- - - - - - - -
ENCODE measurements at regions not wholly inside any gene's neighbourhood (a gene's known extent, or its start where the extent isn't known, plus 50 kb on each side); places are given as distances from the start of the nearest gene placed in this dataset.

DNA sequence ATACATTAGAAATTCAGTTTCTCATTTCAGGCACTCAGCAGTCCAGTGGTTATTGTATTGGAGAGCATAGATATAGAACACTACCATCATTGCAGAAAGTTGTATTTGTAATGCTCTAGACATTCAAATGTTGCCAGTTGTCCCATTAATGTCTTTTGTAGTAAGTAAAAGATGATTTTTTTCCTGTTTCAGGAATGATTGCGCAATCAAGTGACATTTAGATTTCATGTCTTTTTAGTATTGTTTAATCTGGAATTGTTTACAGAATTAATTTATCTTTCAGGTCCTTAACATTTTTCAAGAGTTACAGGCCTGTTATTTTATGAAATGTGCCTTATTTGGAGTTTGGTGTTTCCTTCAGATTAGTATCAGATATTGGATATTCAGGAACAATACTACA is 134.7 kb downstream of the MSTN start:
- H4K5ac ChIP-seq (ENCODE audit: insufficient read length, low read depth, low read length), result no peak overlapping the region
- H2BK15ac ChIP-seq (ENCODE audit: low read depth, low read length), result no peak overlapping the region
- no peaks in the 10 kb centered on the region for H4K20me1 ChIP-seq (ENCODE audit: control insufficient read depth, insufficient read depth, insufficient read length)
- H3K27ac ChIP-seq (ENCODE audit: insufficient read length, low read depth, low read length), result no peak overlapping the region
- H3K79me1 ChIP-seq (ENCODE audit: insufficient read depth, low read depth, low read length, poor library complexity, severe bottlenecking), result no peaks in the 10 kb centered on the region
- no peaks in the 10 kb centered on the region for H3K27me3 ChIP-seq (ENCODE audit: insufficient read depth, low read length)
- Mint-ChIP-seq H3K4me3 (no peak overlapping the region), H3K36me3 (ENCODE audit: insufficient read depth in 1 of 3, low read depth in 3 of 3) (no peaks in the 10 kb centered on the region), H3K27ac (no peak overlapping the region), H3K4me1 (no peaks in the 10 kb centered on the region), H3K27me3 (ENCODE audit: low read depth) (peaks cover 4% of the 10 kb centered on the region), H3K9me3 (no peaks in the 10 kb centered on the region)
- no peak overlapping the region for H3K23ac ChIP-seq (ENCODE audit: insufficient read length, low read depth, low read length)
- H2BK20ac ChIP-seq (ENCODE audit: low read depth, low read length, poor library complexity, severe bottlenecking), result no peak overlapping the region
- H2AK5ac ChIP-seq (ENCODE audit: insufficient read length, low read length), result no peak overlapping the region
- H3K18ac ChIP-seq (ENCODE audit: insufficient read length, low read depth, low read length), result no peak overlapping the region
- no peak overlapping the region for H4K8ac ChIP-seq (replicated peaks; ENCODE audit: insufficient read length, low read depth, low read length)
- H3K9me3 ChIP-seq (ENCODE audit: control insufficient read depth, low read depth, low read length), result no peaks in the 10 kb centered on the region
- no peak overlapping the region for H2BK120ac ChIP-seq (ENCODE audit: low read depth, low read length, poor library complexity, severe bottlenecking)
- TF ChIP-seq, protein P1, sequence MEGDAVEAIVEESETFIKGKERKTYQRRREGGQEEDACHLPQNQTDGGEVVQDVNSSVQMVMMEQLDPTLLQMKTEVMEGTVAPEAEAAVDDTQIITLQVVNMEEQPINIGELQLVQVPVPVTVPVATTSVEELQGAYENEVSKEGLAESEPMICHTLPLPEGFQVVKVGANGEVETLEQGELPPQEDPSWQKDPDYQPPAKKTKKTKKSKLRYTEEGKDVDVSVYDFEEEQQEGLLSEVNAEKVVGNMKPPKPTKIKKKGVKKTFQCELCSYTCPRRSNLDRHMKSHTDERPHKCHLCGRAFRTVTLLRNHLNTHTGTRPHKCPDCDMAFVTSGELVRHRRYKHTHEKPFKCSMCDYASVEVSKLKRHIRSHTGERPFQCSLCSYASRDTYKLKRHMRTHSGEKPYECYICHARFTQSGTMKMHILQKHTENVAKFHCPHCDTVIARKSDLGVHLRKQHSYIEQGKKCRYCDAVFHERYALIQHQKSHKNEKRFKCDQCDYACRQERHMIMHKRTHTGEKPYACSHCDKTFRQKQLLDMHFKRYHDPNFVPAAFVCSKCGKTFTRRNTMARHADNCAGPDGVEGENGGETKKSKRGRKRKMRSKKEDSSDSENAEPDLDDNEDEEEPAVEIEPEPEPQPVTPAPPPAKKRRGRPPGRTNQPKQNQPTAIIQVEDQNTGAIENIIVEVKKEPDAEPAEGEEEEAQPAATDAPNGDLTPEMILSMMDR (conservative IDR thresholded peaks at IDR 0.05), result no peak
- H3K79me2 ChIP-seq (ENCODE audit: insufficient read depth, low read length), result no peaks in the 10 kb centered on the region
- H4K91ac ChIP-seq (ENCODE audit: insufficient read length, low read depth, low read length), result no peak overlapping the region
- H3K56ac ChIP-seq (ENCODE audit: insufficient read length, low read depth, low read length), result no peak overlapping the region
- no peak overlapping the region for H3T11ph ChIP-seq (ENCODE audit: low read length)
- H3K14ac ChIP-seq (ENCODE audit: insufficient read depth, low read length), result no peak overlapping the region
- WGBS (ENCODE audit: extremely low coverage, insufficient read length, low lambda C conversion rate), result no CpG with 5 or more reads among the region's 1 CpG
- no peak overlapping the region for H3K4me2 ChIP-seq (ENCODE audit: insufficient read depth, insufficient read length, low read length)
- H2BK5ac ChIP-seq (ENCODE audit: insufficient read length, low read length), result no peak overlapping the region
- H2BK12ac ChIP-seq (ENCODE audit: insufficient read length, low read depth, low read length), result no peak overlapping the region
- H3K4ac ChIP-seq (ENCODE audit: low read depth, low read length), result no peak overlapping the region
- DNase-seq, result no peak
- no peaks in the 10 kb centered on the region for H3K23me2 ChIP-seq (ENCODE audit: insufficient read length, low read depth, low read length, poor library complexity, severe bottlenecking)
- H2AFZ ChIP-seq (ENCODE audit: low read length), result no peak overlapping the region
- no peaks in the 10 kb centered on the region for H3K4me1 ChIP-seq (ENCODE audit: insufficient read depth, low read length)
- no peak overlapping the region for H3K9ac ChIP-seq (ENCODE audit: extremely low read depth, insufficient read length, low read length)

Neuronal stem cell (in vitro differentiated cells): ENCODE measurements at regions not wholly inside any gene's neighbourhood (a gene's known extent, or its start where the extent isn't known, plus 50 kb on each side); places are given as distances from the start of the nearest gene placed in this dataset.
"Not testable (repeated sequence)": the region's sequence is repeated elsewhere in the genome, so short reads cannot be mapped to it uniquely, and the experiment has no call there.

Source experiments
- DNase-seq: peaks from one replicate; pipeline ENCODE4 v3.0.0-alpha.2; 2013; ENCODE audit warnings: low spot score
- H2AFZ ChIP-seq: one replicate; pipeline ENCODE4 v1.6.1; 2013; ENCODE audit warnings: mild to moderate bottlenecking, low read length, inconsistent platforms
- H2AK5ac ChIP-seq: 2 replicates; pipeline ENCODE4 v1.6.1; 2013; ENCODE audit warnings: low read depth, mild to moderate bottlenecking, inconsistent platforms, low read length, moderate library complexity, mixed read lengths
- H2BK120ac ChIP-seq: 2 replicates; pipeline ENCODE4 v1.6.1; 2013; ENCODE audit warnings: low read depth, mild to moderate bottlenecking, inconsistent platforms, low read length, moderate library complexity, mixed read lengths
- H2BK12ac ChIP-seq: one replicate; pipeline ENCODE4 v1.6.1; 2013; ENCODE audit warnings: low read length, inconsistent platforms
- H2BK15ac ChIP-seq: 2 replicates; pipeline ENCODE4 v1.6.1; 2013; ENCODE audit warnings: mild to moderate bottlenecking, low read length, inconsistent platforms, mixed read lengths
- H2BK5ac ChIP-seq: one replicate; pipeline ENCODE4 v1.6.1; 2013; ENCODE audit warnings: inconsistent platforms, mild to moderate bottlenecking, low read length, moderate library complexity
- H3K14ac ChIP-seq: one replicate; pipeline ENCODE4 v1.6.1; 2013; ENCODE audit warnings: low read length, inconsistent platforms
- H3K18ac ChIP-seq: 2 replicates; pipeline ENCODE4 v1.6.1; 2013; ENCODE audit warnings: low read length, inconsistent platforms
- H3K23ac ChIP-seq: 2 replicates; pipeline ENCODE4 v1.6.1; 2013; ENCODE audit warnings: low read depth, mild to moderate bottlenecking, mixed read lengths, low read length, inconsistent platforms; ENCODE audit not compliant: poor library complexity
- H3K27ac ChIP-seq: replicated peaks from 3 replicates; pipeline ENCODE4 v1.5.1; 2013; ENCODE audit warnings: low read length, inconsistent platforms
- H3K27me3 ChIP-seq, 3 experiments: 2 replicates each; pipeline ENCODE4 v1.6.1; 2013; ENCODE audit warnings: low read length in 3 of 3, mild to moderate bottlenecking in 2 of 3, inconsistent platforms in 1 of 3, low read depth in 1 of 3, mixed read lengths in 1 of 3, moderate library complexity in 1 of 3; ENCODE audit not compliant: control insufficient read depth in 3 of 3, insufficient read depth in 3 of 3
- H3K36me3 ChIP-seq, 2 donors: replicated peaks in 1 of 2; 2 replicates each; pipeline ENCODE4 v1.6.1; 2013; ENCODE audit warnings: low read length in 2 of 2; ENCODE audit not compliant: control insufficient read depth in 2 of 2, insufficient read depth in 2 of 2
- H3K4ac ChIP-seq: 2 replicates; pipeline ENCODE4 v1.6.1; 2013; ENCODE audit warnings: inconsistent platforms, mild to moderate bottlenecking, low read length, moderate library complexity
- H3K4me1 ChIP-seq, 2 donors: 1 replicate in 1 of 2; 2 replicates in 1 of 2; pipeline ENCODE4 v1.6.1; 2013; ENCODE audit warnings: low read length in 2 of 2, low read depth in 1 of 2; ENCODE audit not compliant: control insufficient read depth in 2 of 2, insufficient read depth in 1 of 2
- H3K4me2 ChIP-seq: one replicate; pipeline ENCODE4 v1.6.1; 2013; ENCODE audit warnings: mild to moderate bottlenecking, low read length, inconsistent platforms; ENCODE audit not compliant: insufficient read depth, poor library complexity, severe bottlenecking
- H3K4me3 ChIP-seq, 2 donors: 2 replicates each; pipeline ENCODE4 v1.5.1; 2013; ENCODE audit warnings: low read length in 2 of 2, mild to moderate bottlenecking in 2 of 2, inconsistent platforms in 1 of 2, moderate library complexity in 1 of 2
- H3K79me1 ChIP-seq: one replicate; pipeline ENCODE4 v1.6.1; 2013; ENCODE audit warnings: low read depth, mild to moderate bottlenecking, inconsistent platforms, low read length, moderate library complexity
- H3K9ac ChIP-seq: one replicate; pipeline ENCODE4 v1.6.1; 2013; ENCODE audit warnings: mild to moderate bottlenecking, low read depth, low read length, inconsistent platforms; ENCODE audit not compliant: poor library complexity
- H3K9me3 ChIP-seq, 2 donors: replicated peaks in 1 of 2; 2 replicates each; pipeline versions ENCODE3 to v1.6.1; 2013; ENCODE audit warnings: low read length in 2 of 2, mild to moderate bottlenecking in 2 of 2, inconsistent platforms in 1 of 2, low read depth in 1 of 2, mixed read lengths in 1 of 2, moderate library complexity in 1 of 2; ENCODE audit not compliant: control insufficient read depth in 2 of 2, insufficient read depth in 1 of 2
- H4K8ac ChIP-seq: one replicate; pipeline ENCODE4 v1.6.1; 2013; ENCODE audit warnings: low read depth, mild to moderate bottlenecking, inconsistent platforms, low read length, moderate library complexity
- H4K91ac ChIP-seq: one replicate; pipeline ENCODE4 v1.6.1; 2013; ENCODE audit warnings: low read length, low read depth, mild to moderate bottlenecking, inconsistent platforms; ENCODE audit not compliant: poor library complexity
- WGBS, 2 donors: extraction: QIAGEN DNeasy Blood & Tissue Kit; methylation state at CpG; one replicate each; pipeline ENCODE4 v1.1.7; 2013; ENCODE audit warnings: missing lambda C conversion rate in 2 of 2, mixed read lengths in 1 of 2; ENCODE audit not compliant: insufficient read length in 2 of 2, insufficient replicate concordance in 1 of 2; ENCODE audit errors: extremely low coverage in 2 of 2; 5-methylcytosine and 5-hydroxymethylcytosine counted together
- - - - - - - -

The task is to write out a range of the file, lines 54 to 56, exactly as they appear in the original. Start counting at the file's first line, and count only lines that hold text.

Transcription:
- H3K9ac ChIP-seq: one replicate; pipeline ENCODE4 v1.6.1; 2013; ENCODE audit warnings: mild to moderate bottlenecking, low read depth, low read length, inconsistent platforms; ENCODE audit not compliant: poor library complexity
- H3K9me3 ChIP-seq, 2 donors: replicated peaks in 1 of 2; 2 replicates each; pipeline versions ENCODE3 to v1.6.1; 2013; ENCODE audit warnings: low read length in 2 of 2, mild to moderate bottlenecking in 2 of 2, inconsistent platforms in 1 of 2, low read depth in 1 of 2, mixed read lengths in 1 of 2, moderate library complexity in 1 of 2; ENCODE audit not compliant: control insufficient read depth in 2 of 2, insufficient read depth in 1 of 2
- H4K8ac ChIP-seq: one replicate; pipeline ENCODE4 v1.6.1; 2013; ENCODE audit warnings: low read depth, mild to moderate bottlenecking, inconsistent platforms, low read length, moderate library complexity